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Two GOES-R instruments complete spacecraft integration

Date:
May 29, 2014
Source:
NASA/Goddard Space Flight Center
Summary:
Two of the six instruments that will fly on NOAA's first Geostationary Operational Environmental Satellite - R satellite have completed integration with the spacecraft. The Solar Ultraviolet Imager and Extreme Ultraviolet and X-ray Irradiance Sensors were installed on the sun-pointing platform.

The EXIS instrument is installed onto the sun pointing platform of the GOES-R spacecraft.
Credit: Lockheed Martin

Two of the six instruments that will fly on NOAA's first Geostationary Operational Environmental Satellite -- R (GOES-R) satellite have completed integration with the spacecraft. The Solar Ultraviolet Imager (SUVI) and Extreme Ultraviolet and X-ray Irradiance Sensors (EXIS) were installed on the sun-pointing platform. They will observe the sun and space weather, including coronal mass ejections, solar flares and ion fluxes that can disrupt power grids, communication and navigation systems and create radiation hazards.

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"This development highlights the forward progress underway to complete the installation of the space weather instrument suite onto the GOES-R spacecraft," said Pam Sullivan, GOES-R Flight Project Manager at NASA Goddard Space Flight Center, Greenbelt, Maryland. "It is critical we give our partners at NOAA's Space Weather Prediction Center the tools they need to improve prediction capabilities and further our knowledge of space weather."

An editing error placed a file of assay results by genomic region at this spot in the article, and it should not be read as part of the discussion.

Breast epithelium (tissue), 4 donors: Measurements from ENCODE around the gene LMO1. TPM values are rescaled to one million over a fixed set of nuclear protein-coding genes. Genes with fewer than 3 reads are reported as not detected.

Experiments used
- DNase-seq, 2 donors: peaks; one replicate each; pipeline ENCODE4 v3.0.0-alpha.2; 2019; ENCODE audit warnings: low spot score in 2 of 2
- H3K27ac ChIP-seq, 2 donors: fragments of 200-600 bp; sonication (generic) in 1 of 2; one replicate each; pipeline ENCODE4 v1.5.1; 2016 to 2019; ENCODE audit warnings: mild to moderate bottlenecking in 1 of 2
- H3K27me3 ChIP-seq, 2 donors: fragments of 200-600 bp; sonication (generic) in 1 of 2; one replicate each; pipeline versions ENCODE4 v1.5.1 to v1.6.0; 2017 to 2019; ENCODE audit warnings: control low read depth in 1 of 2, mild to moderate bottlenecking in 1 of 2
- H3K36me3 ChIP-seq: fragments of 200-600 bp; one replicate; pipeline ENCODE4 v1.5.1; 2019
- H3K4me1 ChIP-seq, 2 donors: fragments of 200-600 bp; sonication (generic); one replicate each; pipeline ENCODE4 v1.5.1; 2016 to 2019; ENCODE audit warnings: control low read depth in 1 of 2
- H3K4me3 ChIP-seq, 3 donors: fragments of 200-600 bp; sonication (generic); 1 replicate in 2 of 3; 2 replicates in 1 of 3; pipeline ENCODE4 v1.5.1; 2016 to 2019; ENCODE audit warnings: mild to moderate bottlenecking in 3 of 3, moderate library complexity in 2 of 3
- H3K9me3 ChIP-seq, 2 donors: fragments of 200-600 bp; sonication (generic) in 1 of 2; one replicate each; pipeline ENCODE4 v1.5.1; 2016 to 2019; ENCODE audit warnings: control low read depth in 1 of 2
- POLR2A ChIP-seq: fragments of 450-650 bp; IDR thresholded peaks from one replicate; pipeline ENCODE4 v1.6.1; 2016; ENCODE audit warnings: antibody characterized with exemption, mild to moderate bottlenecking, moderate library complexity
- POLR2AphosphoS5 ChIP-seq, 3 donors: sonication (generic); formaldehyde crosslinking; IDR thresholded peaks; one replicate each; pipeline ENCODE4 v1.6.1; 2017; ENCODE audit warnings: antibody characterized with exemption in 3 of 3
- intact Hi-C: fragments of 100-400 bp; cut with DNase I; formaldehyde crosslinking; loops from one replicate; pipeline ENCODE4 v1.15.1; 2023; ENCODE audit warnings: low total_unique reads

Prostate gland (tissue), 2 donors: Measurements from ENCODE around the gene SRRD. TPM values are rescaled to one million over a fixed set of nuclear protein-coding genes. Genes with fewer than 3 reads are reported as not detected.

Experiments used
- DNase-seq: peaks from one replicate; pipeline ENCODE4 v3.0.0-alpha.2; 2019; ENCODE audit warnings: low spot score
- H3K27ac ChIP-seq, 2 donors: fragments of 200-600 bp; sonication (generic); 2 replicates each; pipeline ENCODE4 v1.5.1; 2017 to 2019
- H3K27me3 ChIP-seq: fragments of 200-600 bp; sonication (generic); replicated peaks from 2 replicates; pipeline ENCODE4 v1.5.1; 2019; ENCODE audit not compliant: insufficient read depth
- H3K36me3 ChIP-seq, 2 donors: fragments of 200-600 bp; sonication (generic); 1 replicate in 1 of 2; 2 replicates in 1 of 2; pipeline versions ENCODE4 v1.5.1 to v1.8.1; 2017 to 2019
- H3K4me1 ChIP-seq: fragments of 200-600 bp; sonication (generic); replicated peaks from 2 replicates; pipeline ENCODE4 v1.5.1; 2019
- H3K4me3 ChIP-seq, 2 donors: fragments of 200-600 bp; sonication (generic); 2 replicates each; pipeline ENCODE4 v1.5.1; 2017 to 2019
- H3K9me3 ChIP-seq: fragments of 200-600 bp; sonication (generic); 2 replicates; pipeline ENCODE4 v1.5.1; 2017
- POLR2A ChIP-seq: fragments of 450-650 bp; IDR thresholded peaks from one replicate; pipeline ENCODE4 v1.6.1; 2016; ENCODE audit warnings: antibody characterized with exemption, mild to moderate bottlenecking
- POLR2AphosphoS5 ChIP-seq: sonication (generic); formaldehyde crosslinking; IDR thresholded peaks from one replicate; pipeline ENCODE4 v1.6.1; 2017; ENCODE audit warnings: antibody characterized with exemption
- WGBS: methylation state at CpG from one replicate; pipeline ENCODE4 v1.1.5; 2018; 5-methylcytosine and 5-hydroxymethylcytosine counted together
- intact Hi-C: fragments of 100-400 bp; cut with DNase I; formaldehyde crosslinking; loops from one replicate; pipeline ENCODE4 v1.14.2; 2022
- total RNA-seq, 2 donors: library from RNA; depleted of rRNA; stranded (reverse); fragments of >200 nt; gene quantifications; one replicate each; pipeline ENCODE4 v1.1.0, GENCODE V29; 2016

Understanding Space Weather

The space weather mission is an important part of not only the overall GOES-R Series Program, but also NOAA's National Weather Service (NWS), which is home to the Space Weather Prediction Center. Space weather describes the conditions in space that affect Earth and its technological systems. Space weather storms originate from the sun and occur in space near Earth or in the Earth's atmosphere. Space weather can be difficult to understand since it is unlike the weather we experience here on Earth. For example, one type of space weather, known as coronal mass ejections, can have changing polarities, which can make it more challenging to predict the impacts of the magnetic storm. Watch here to learn more about how space weather impacts our everyday lives. To help kids understand space weather, the GOES-R Program partnered with NASA to create materials available here for students and teachers.

Installation of the SUVI and EXIS instruments moves the program another step closer to the launch of the GOES-R satellite in early 2016. In addition to SUVI and EXIS, the Advanced Baseline Imager (ABI) and the Space Environment In-Situ Suite (SEISS) were delivered for integration earlier this year and will be installed on the spacecraft in the coming months. The two remaining instruments that complete the GOES-R Series Program payload are the Magnetometer and Geostationary Lightning Mapper (GLM). Both instruments are scheduled for delivery later this year.

NOAA manages the GOES-R Series Program through an integrated NOAA-NASA office, staffed with personnel from both agencies and located at NASA's Goddard Space Flight Center in Greenbelt, Maryland.


Story Source:

The above story is based on materials provided by NASA/Goddard Space Flight Center. Note: Materials may be edited for content and length.


Cite This Page:

NASA/Goddard Space Flight Center. "Two GOES-R instruments complete spacecraft integration." ScienceDaily. ScienceDaily, 29 May 2014. <www.sciencedaily.com/releases/2014/05/140529182743.htm>.
NASA/Goddard Space Flight Center. (2014, May 29). Two GOES-R instruments complete spacecraft integration. ScienceDaily. Retrieved October 23, 2014 from www.sciencedaily.com/releases/2014/05/140529182743.htm
NASA/Goddard Space Flight Center. "Two GOES-R instruments complete spacecraft integration." ScienceDaily. www.sciencedaily.com/releases/2014/05/140529182743.htm (accessed October 23, 2014).

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